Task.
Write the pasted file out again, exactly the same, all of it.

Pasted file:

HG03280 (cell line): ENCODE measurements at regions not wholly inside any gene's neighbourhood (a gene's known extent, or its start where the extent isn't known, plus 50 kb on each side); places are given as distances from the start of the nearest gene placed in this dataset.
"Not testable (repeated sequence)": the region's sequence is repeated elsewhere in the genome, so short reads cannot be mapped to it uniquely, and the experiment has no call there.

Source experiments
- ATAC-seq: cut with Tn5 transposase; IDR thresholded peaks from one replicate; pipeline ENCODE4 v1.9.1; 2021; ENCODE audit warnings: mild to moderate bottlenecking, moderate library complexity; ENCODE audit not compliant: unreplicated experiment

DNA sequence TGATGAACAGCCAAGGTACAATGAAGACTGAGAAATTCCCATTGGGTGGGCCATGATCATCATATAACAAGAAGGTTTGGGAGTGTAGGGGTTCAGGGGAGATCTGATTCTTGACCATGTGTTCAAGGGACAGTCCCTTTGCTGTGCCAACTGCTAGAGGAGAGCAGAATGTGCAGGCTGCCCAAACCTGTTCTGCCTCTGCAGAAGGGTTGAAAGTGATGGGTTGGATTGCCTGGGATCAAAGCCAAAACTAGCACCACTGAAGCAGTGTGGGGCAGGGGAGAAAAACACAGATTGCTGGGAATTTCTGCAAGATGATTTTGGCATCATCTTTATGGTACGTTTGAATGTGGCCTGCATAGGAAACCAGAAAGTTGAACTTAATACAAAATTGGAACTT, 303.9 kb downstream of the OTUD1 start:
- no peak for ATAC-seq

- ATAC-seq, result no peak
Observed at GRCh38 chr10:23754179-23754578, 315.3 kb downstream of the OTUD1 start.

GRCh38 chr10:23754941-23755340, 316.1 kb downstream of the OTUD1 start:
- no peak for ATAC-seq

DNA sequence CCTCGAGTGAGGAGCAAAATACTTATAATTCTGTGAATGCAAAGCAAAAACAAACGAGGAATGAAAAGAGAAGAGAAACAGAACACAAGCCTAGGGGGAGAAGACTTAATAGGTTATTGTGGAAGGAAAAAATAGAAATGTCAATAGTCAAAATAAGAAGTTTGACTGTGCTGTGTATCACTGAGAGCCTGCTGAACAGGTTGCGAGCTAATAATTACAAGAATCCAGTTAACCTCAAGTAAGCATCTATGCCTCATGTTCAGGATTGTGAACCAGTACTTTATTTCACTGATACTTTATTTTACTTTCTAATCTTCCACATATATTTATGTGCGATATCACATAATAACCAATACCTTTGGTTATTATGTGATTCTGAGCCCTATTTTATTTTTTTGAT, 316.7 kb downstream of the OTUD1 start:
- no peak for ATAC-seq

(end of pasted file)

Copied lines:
HG03280 (cell line): ENCODE measurements at regions not wholly inside any gene's neighbourhood (a gene's known extent, or its start where the extent isn't known, plus 50 kb on each side); places are given as distances from the start of the nearest gene placed in this dataset.
"Not testable (repeated sequence)": the region's sequence is repeated elsewhere in the genome, so short reads cannot be mapped to it uniquely, and the experiment has no call there.

Source experiments
- ATAC-seq: cut with Tn5 transposase; IDR thresholded peaks from one replicate; pipeline ENCODE4 v1.9.1; 2021; ENCODE audit warnings: mild to moderate bottlenecking, moderate library complexity; ENCODE audit not compliant: unreplicated experiment

DNA sequence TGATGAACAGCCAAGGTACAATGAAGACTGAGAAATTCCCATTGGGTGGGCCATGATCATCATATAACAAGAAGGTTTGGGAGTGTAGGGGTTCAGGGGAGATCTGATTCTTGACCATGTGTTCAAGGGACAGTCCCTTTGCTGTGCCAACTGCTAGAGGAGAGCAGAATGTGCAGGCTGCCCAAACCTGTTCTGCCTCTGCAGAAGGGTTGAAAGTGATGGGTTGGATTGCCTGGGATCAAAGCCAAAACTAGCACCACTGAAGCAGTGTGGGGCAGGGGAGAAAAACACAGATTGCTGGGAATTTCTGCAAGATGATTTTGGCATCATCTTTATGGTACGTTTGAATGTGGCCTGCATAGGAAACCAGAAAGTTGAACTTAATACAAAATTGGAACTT, 303.9 kb downstream of the OTUD1 start:
- no peak for ATAC-seq

- ATAC-seq, result no peak
Observed at GRCh38 chr10:23754179-23754578, 315.3 kb downstream of the OTUD1 start.

GRCh38 chr10:23754941-23755340, 316.1 kb downstream of the OTUD1 start:
- no peak for ATAC-seq

DNA sequence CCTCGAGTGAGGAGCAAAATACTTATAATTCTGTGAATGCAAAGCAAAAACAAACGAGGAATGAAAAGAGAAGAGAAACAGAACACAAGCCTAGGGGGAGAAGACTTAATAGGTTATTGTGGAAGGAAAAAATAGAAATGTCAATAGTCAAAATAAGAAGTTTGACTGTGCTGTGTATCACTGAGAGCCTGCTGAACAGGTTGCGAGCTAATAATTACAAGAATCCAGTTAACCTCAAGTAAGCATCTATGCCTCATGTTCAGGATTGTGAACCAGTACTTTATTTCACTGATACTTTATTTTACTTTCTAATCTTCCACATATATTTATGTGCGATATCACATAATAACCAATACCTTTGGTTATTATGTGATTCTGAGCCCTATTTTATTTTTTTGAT, 316.7 kb downstream of the OTUD1 start:
- no peak for ATAC-seq